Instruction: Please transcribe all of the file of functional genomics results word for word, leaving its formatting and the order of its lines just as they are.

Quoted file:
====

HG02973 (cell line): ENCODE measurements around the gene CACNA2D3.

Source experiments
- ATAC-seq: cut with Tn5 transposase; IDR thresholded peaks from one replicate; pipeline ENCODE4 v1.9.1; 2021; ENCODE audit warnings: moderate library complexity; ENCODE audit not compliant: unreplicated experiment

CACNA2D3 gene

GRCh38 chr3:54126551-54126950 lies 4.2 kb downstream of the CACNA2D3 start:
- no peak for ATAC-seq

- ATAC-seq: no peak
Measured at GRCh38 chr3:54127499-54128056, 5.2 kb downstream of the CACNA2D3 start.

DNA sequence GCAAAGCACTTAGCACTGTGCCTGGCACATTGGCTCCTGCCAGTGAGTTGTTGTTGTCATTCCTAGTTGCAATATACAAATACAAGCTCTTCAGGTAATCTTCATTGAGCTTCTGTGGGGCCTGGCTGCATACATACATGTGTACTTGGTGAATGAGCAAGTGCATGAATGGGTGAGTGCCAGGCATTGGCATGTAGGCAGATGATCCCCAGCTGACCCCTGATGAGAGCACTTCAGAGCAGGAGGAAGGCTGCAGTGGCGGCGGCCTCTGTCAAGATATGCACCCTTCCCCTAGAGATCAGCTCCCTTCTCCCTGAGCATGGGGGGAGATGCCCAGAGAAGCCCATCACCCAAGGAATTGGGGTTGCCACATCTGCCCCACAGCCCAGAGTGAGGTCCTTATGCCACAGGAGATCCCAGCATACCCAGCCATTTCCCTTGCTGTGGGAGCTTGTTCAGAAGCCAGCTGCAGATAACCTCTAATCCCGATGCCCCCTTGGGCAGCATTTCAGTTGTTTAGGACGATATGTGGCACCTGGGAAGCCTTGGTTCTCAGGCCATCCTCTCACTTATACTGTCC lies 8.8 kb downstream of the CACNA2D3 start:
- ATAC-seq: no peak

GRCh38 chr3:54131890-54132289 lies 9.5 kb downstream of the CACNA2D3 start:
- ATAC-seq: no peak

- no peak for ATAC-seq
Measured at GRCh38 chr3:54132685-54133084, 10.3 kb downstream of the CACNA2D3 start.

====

HG02973 (cell line): ENCODE measurements around the gene CACNA2D3.

Source experiments
- ATAC-seq: cut with Tn5 transposase; IDR thresholded peaks from one replicate; pipeline ENCODE4 v1.9.1; 2021; ENCODE audit warnings: moderate library complexity; ENCODE audit not compliant: unreplicated experiment

CACNA2D3 gene

GRCh38 chr3:54126551-54126950 lies 4.2 kb downstream of the CACNA2D3 start:
- no peak for ATAC-seq

- ATAC-seq: no peak
Measured at GRCh38 chr3:54127499-54128056, 5.2 kb downstream of the CACNA2D3 start.

DNA sequence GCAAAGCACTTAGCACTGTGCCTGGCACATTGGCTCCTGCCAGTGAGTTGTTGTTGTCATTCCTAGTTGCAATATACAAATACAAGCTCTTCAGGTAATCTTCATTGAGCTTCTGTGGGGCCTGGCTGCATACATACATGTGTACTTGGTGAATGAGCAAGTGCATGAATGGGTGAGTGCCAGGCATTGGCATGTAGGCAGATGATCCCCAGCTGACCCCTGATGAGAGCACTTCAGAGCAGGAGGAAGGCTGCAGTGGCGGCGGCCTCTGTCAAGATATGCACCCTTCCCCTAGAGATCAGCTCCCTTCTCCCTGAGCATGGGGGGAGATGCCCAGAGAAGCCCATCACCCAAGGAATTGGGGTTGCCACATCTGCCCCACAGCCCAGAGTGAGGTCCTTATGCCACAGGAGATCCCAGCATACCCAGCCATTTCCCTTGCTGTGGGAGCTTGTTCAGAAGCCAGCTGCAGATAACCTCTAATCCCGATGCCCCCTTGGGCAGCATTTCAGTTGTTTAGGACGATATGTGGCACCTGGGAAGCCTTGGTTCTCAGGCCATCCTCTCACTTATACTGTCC lies 8.8 kb downstream of the CACNA2D3 start:
- ATAC-seq: no peak

GRCh38 chr3:54131890-54132289 lies 9.5 kb downstream of the CACNA2D3 start:
- ATAC-seq: no peak

- no peak for ATAC-seq
Measured at GRCh38 chr3:54132685-54133084, 10.3 kb downstream of the CACNA2D3 start.